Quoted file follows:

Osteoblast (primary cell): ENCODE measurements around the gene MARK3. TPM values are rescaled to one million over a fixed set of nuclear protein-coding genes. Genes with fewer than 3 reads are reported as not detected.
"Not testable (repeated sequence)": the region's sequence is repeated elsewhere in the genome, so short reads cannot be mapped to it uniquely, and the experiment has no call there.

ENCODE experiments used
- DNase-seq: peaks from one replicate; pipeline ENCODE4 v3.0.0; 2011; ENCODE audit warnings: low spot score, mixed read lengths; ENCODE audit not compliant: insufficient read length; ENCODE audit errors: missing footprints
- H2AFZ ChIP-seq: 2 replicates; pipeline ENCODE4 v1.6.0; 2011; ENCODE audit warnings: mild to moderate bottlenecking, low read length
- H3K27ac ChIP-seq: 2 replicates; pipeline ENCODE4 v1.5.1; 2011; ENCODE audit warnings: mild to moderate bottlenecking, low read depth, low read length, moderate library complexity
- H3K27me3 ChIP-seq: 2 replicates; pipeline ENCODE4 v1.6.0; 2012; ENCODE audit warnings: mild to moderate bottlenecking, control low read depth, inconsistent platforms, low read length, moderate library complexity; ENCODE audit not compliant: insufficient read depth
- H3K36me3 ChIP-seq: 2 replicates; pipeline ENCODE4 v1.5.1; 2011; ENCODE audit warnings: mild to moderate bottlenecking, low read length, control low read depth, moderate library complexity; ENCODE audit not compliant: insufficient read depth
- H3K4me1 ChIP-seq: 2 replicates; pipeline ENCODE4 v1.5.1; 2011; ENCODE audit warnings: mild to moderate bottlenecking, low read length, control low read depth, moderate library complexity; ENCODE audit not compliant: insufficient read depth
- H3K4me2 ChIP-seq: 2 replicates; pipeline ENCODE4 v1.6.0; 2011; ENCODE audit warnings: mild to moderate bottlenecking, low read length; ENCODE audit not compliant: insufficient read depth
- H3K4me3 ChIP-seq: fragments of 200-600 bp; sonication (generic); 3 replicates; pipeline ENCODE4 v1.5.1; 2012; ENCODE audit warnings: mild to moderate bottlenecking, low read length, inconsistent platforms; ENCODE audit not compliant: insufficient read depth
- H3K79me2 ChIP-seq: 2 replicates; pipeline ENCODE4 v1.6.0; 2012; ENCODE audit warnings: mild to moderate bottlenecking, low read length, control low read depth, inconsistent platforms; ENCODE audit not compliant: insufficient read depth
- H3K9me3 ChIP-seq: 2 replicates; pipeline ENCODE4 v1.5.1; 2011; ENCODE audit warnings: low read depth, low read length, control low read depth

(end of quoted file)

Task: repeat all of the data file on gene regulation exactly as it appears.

Osteoblast (primary cell): ENCODE measurements around the gene MARK3. TPM values are rescaled to one million over a fixed set of nuclear protein-coding genes. Genes with fewer than 3 reads are reported as not detected.
"Not testable (repeated sequence)": the region's sequence is repeated elsewhere in the genome, so short reads cannot be mapped to it uniquely, and the experiment has no call there.

ENCODE experiments used
- DNase-seq: peaks from one replicate; pipeline ENCODE4 v3.0.0; 2011; ENCODE audit warnings: low spot score, mixed read lengths; ENCODE audit not compliant: insufficient read length; ENCODE audit errors: missing footprints
- H2AFZ ChIP-seq: 2 replicates; pipeline ENCODE4 v1.6.0; 2011; ENCODE audit warnings: mild to moderate bottlenecking, low read length
- H3K27ac ChIP-seq: 2 replicates; pipeline ENCODE4 v1.5.1; 2011; ENCODE audit warnings: mild to moderate bottlenecking, low read depth, low read length, moderate library complexity
- H3K27me3 ChIP-seq: 2 replicates; pipeline ENCODE4 v1.6.0; 2012; ENCODE audit warnings: mild to moderate bottlenecking, control low read depth, inconsistent platforms, low read length, moderate library complexity; ENCODE audit not compliant: insufficient read depth
- H3K36me3 ChIP-seq: 2 replicates; pipeline ENCODE4 v1.5.1; 2011; ENCODE audit warnings: mild to moderate bottlenecking, low read length, control low read depth, moderate library complexity; ENCODE audit not compliant: insufficient read depth
- H3K4me1 ChIP-seq: 2 replicates; pipeline ENCODE4 v1.5.1; 2011; ENCODE audit warnings: mild to moderate bottlenecking, low read length, control low read depth, moderate library complexity; ENCODE audit not compliant: insufficient read depth
- H3K4me2 ChIP-seq: 2 replicates; pipeline ENCODE4 v1.6.0; 2011; ENCODE audit warnings: mild to moderate bottlenecking, low read length; ENCODE audit not compliant: insufficient read depth
- H3K4me3 ChIP-seq: fragments of 200-600 bp; sonication (generic); 3 replicates; pipeline ENCODE4 v1.5.1; 2012; ENCODE audit warnings: mild to moderate bottlenecking, low read length, inconsistent platforms; ENCODE audit not compliant: insufficient read depth
- H3K79me2 ChIP-seq: 2 replicates; pipeline ENCODE4 v1.6.0; 2012; ENCODE audit warnings: mild to moderate bottlenecking, low read length, control low read depth, inconsistent platforms; ENCODE audit not compliant: insufficient read depth
- H3K9me3 ChIP-seq: 2 replicates; pipeline ENCODE4 v1.5.1; 2011; ENCODE audit warnings: low read depth, low read length, control low read depth